The Age of Adaline, aptly titled, takes an age to get through as narrated details couple with worrisome looks down long hallways and winsomely whispered lines. It feels like a feature-length Chanel ad. Tall blonde in beaded gown or period attire eludes the handsome stranger and potential danger.
Potential danger never really materializes. And handsome stranger becomes boyfriend. Forgive me if I feel the need for a deeper plot line than…will she reveal the truth that she is stuck being beautiful for life? Waa waa waaaaaa.
Narration ala Book Thief or 500 days of Summer sets us up for action, leads us to believe that something will happen to her, but it doesn’t. She cuts her hand in a flashback… That’s something, I guess. Sadly, the presence of narration does not make up for the absence of characterization. Neither does a brilliant performance by Harrison Ford make up for the pulse-less lackluster dream-voiced Blake Lively. I don’t know who she studied for her character development, but almost all of the elderly women I’ve met, yes often thoughtful and demure, still get more interesting with age, more unique, less apologetic for their quirks. This character was more like Kristen Stewart’s Bella on Prozac. With the illusive “THEM” on her tail, she relocates and redefines every decade with a new hairstyle and name. This minimal transformation does the trick for threat level minimum.
For a girl who “can’t deal with change,” she doesn’t seem to mind being constantly on the move. She has some Groundhog Day moments when we realize that she’s used her time learning languages and escape techniques. She can read braille and kill at Trivial Pursuit. Aye, the rub. Game theory on point: her life is a trivial pursuit until she can learn to love and truly live. It’s essentially another “About Time” without the quirk and great accents.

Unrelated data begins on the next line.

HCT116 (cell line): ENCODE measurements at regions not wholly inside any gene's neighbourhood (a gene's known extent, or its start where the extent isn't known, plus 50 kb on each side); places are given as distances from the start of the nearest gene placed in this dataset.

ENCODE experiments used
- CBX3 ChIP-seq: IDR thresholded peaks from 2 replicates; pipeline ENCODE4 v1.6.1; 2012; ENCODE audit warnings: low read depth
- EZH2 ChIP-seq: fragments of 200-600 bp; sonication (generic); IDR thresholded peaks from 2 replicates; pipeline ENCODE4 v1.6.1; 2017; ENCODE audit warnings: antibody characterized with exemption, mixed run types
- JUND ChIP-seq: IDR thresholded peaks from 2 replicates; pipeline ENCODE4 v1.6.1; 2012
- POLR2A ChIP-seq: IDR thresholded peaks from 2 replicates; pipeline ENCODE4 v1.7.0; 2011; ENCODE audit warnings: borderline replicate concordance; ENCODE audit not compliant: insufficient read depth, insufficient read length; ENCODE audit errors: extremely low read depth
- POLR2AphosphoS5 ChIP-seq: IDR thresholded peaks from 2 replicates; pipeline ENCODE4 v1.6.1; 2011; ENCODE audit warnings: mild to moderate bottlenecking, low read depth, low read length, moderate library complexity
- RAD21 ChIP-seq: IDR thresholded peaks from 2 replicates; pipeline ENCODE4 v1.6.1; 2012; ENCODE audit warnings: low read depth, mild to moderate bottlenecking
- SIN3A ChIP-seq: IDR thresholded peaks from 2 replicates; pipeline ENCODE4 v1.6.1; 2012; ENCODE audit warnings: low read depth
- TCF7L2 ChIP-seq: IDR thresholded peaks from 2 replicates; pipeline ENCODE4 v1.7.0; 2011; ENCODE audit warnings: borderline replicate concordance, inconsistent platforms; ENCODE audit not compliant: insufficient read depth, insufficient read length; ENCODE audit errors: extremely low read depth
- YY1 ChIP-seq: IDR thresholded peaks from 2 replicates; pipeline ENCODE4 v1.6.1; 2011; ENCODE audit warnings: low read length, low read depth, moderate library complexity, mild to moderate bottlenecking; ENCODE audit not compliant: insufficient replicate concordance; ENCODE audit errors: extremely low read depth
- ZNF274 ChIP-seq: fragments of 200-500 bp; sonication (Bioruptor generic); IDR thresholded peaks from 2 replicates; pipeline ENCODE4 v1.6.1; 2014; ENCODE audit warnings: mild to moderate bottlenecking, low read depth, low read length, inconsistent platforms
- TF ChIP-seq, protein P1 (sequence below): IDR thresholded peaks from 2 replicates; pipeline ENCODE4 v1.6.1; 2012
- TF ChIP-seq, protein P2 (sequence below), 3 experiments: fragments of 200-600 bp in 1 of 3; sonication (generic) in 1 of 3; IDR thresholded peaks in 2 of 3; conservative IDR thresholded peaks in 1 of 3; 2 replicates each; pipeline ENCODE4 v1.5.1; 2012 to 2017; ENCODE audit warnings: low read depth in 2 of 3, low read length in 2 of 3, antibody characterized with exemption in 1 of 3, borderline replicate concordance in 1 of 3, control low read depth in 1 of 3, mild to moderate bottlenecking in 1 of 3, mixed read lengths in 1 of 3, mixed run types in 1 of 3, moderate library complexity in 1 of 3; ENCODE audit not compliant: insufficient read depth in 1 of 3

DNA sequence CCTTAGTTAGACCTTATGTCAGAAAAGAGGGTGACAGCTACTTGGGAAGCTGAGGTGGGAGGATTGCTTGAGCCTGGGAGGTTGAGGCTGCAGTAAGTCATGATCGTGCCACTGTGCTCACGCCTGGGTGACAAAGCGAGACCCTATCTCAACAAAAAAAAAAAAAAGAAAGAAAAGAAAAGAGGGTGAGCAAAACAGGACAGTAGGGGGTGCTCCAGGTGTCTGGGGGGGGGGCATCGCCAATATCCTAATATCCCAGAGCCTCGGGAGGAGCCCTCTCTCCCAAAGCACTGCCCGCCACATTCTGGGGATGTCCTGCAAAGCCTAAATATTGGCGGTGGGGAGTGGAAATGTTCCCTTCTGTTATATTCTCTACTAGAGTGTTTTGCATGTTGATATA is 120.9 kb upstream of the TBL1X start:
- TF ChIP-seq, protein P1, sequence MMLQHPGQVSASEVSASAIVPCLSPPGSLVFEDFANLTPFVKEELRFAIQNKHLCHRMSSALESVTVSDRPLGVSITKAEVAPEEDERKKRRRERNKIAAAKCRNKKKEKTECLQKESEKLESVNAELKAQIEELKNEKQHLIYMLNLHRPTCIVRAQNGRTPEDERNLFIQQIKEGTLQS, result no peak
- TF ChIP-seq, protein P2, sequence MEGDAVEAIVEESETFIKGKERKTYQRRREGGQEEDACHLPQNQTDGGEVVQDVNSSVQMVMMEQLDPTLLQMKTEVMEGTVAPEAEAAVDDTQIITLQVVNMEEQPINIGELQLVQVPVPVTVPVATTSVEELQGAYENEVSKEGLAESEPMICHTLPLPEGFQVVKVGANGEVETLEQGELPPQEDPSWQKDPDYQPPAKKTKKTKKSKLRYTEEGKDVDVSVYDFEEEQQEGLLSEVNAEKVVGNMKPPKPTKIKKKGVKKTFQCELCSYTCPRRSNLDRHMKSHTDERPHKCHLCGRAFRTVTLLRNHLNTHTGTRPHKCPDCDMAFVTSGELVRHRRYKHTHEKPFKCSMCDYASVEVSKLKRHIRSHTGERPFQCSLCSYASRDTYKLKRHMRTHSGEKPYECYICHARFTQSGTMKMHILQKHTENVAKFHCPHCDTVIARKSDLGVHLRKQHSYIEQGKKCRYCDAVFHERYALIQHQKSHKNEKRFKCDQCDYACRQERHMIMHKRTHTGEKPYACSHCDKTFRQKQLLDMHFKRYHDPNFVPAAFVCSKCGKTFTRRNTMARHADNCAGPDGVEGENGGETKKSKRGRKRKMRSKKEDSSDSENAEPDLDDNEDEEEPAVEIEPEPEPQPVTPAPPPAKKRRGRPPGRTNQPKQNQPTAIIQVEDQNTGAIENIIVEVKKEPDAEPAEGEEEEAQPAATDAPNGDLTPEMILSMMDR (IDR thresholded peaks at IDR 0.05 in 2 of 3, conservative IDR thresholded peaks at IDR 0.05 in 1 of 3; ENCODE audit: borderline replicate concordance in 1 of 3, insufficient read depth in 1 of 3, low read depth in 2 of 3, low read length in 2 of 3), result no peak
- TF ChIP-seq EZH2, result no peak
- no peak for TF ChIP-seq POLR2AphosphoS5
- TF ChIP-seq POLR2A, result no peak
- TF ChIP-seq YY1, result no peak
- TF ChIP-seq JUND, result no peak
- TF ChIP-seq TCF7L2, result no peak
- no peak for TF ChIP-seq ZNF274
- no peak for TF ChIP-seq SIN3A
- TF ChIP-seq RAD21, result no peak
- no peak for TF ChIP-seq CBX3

The plot puzzle never quite takes shape. The most emotion they squeezed from actors and audience alike came in small whimpers from both when she finds out she has to put her dog down. The rule of thumb with a less-than-likable hero: give him or her a pet that they can be nice to. (See Blake Snyder’s Save the Cat).
The one stroke of genius by the filmmakers was in casting veritable newly Anthony Ingruber as the young Harrison Ford’s character. His vocals and facial expressions were so spot on that I heard a girl near me in the theater ask if he was actually Harrison Ford in CG.
Hoorah for sentimental journeys…if they lead us somewhere. Anywhere. But this was pointless. Beautiful but blank. Adeline and her love interest have this in common. They know nothing about each other, just the simple sexual impulse and likability of a first date. Hard to root for that love to last, especially for as long as she has. She also had far more chemistry with the contractor who relayed a message for her on the telephone and with Harrison Ford for that matter.
So many wonder what they would do with an eternity, with immortality. With her Holy Grail, she chooses to switch librarian jobs around the city for three lifetimes, an age. Spare yourself her exhaustive self-searching. There must be something new on Netflix. But if you must go, watch for Harrison Ford’s toast at the party. His performance was at least worth the price of the ticket.